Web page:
Can one write about cinema without knowing James Gray? How to talk about the films we see? In the editorial of the cinema newsletter of the week, Jean-Baptiste Morain questions himself and listens to “Le Masque et la Plume”.
Godard died a month ago and I miss him. Why ? The other day, at a press screening, while waiting for the film to start, I heard two of my colleagues, behind me (off screen, therefore), talking about a film they had both seen and which was very disappointed. Very quickly, I was seized with extreme embarrassment, not because their arguments were very crude (“The couple does not walk”, “we don’t believe it”, etc.), but because I recognized some of those that I must have formulated and they suddenly seemed very stupid to me.
Admittedly, I was a little reassured when one of the two asked her friend: “And if not, have you seen the James Gray?” “The what ?”, replied the other. “James Gray’s new movie. Do you know James Gray?” “Uh… What’s the title?” “Armageddon Time, he was in Cannes.” “Oh no, I never go to see the blockbusters, I’m not interested.” “But it’s not a blockbuster at all…“And as the room was slowly plunged into darkness, they fell silent. The movie started. I tell myself : “How can one not know who James Gray is, when one is a journalist or film critic?“Then I forgot.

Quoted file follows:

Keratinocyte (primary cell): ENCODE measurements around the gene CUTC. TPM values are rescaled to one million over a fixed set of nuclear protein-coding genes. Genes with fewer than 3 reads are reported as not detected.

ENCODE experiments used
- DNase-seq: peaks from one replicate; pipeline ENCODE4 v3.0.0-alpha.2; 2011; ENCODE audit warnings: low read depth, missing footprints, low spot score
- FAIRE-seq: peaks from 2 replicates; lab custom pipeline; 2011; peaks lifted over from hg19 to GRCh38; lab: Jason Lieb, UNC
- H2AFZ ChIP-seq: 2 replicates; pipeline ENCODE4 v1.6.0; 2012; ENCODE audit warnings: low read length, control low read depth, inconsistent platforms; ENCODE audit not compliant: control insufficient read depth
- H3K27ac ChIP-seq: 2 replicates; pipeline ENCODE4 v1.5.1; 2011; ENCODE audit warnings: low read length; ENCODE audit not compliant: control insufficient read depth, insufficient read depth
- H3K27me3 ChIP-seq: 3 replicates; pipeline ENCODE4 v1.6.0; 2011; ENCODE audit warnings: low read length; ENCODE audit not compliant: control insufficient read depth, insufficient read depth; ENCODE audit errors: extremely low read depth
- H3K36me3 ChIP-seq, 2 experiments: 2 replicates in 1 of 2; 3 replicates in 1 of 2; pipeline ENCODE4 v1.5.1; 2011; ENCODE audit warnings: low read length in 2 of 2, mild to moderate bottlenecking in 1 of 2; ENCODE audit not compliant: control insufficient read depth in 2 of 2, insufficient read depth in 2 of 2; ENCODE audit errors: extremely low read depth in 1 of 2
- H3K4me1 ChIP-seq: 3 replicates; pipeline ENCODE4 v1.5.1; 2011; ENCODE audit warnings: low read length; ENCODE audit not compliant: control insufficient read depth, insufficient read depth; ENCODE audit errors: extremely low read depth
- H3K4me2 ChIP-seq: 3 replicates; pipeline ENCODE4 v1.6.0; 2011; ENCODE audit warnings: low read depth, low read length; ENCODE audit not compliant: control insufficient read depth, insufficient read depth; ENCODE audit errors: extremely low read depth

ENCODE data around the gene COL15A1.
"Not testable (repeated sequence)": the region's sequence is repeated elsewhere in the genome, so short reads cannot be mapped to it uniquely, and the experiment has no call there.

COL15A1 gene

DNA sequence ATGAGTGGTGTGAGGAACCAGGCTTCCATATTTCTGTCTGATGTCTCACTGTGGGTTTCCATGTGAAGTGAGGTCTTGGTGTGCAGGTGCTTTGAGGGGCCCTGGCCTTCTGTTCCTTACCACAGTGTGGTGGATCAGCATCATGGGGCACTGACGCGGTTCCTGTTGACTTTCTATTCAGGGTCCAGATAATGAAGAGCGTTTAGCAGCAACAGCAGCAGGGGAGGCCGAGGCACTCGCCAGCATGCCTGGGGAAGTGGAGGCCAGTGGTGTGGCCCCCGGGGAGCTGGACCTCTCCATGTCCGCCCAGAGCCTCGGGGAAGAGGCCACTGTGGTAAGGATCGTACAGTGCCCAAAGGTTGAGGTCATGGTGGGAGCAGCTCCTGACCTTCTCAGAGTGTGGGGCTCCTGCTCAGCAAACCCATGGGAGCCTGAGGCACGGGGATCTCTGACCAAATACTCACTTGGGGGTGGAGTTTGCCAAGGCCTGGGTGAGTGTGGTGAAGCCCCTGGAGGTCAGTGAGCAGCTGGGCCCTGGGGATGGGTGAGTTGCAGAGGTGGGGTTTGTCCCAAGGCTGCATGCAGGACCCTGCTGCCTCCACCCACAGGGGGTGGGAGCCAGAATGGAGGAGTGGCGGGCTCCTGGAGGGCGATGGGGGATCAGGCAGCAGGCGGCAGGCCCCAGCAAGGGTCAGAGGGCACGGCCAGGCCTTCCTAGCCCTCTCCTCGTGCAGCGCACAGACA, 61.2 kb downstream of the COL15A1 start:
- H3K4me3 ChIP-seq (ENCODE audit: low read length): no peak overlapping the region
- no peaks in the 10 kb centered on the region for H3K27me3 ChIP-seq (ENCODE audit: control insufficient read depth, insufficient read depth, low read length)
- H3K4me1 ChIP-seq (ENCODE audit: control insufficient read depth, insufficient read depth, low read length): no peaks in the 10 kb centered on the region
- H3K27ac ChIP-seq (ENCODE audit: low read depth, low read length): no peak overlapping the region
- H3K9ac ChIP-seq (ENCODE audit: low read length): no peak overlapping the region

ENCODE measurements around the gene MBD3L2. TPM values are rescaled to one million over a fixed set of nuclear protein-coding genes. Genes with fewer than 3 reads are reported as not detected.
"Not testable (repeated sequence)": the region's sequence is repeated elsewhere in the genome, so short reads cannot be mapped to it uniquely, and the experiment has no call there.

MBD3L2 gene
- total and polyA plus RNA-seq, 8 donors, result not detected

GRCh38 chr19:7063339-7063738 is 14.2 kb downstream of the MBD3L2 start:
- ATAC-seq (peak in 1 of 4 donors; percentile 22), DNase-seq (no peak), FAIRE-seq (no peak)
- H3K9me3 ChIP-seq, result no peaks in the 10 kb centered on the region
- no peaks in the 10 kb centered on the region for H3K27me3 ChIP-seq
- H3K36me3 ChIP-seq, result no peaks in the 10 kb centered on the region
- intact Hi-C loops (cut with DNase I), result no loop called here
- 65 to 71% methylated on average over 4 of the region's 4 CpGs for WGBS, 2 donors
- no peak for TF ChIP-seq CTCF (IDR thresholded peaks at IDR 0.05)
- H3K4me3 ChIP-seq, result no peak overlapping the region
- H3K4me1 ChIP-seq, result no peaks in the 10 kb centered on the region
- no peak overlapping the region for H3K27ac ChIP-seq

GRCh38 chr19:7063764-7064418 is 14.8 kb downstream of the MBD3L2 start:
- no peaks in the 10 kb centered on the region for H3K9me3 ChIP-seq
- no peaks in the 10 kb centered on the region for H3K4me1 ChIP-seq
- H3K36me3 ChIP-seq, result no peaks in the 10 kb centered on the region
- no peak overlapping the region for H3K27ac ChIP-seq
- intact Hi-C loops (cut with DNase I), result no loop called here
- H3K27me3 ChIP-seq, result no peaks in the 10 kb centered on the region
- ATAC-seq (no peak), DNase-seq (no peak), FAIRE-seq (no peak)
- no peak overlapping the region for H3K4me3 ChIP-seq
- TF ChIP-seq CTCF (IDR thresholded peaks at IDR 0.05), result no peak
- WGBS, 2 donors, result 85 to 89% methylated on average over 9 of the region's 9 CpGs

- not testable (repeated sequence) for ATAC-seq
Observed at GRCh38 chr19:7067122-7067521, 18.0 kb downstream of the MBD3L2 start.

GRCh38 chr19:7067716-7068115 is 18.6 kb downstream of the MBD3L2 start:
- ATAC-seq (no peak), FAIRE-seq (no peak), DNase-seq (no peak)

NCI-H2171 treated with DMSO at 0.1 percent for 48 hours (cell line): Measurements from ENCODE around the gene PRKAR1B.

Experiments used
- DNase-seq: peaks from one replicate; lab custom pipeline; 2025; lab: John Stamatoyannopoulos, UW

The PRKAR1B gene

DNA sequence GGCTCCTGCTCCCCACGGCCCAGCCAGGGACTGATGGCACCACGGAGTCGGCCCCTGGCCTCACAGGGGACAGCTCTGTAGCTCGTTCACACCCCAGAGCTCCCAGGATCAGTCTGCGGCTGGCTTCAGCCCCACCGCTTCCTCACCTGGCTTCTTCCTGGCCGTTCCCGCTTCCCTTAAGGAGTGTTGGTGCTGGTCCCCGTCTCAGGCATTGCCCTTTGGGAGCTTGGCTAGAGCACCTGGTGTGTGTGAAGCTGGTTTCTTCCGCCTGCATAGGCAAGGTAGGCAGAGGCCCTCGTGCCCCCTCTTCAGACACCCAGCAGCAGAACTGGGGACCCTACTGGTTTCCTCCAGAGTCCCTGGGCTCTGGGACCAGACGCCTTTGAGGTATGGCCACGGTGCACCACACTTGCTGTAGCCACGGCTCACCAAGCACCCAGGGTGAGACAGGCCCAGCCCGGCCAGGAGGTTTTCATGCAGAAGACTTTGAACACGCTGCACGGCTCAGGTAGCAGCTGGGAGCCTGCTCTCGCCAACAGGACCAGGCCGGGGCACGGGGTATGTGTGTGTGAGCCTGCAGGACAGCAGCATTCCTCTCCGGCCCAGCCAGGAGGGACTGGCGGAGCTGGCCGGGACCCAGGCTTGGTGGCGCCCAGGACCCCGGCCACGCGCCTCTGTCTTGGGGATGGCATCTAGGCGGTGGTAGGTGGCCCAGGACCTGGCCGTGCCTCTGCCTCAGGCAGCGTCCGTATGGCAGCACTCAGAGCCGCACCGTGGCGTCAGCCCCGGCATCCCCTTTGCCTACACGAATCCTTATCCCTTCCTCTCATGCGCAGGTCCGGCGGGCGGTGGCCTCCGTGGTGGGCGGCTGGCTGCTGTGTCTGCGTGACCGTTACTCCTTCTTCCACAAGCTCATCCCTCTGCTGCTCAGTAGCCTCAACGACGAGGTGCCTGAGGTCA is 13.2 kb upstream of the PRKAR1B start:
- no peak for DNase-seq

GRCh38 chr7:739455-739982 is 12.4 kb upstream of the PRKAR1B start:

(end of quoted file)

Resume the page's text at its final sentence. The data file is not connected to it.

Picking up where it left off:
On the waves
And then last Sunday, I inadvertently listened (I rarely listen to it, it reminds me of work), The Mask and the Feather on France Inter, devoted that day to the cinema. As usual, we found the same speakers.
The poor journalist Figaro was there, always mocking (he must have been born in this state). A starving writer, an old “new hussar” without a horse, like a punk with a dog without a dog, he has been writing about cinema for fifteen years – he is around 60 – and often shows an uneasy lack of culture. , due to the sole fact that he surely has not seen a single film between the ages of 20 and 60. He also announced once in a small pamphlet, rickety on all levels, that French cinema was dead with Truffaut and Sautet. Like his youth, in short. He had nothing interesting to say other than that he didn’t like films made by people he believed to be on the left.
The star journalist of Positive since 1960 explained to us (in vain, concerning me) that Ruben Östlund, the last recipient of the Palme d’or, was the new Buñuel. Omitting the simple fact that Luis Buñuel was a little better filmmaker, but also a lot more leftist, anyway.
Only the journalist specializing in the series of France Inter and especially the brilliant criticism of Release seemed to think something of the films and draw sensible reflections from them, rather than displaying very conventional platitudes, voluntary approximations and self-satisfied banter.
And I suddenly remembered that Godard, at the end of the 1970s, had written by hand in the Cinema notebooks : “I don’t go to Paris anymore, they don’t wash their minds.
Editorial originally published in the cinema newsletter of October 12
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“I miss Godard”, the editorial by Jean-Baptiste Morain – Les Inrocks